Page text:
Green Chemistry law. The Regulation and Its Requirements The
regulation designating motor vehicle tires containing the
(6PPD) as a priority product became final on July 3, 2023,
making tires containing 6PPD the seventh priority product
identified under the law.
Many of California’s watersheds are
notoriously flashy – swerving from below-average flows to jarring
flood conditions in quick order. The state needs all the water it
can get from storms, but current flood management guidelines are
strict and unyielding, requiring reservoirs to dump water each
winter to make space for flood flows that may not come.
However, new tools and operating methods are emerging that could
lead the way to a redefined system that improves both water
supply and flood protection capabilities.
California is chock full of rivers and creeks, yet the state’s network of stream gauges has significant gaps that limit real-time tracking of how much water is flowing downstream, information that is vital for flood protection, forecasting water supplies and knowing what the future might bring.
That network of stream gauges got a big boost Sept. 30 with the signing of SB 19. Authored by Sen. Bill Dodd (D-Napa), the law requires the state to develop a stream gauge deployment plan, focusing on reactivating existing gauges that have been offline for lack of funding and other reasons. Nearly half of California’s stream gauges are dormant.
This 25-minute documentary-style DVD, developed in partnership
with the California Department of Water Resources, provides an
excellent overview of climate change and how it is already
affecting California. The DVD also explains what scientists
anticipate in the future related to sea level rise and
precipitation/runoff changes and explores the efforts that are
underway to plan and adapt to climate.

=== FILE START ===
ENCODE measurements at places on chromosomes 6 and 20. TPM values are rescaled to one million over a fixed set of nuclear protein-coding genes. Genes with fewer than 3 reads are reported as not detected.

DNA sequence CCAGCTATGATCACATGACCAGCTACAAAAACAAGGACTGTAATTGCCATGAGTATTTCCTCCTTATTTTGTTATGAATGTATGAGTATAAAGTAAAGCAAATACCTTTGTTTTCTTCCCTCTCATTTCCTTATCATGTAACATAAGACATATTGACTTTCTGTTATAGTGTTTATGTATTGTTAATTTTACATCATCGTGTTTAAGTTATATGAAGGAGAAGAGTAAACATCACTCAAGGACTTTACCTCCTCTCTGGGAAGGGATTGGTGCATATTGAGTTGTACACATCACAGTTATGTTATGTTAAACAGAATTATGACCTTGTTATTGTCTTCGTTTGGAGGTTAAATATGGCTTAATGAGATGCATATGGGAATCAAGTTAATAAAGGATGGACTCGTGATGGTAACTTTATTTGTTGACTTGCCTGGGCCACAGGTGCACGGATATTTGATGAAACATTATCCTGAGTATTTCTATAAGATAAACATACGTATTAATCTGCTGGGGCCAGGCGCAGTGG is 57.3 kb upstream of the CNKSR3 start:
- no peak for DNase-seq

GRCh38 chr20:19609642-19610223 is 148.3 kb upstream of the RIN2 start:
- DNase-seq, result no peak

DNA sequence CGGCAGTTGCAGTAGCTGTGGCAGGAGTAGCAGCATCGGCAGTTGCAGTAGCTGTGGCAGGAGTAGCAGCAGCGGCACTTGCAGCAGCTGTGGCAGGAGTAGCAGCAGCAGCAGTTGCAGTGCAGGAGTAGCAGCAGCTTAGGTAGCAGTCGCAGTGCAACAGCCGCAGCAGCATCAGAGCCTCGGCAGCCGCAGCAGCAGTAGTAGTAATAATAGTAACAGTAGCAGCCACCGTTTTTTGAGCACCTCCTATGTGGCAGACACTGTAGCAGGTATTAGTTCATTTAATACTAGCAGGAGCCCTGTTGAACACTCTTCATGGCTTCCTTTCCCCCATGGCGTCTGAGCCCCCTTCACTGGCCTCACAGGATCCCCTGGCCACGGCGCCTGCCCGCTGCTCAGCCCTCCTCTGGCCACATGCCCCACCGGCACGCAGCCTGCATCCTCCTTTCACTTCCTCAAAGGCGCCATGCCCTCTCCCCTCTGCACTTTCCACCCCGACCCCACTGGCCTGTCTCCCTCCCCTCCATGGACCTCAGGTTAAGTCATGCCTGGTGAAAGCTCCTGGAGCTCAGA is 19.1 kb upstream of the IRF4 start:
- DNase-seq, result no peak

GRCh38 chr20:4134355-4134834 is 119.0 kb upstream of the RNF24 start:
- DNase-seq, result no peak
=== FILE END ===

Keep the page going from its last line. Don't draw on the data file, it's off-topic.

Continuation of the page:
A new look for our most popular product! And it’s the perfect
gift for the water wonk in your life.
Our 24×36 inch California Water Map is widely known for being the
definitive poster that shows the integral role water plays in the
state. On this updated version, it is easier to see California’s
natural waterways and man-made reservoirs and aqueducts
– including federally, state and locally funded
projects – the wild and scenic rivers system, and
natural lakes. The map features beautiful photos of
California’s natural environment, rivers, water projects,
wildlife, and urban and agricultural uses and the
text focuses on key issues: water supply, water use, water
projects, the Delta, wild and scenic rivers and the Colorado
The Russian River is one of the major northern streams that drain
the sparsely populated, forested coastal area that stretches from
San Francisco to the Oregon border.
Other North Coast waterways include the Klamath, Trinity, Eel and
Smith [see also North
Coast Rivers]. These rivers and their tributaries flow west
to the Pacific Ocean and account for about 40 percent of the
state’s total runoff.
Travel most anywhere in California and there is a river, creek or
stream nearby. Some are highly noticeable and are an integral
part of the community. Others are more obscure, with intermittent
flows or enclosed by boxed concrete flood channels that conceal
their true appearance. No matter the location, each area shares
some common themes: cooperation and conflict regarding water
allocations, greater water conservation, an awareness of
environmental stewardship, and plans that ensure long-term
This printed issue of Western Water examines the Russian and
Santa Ana rivers – areas with ongoing issues not dissimilar to
the rest of the state – managing supplies within a lingering
drought, improving water quality and revitalizing and restoring
the vestiges of the native past.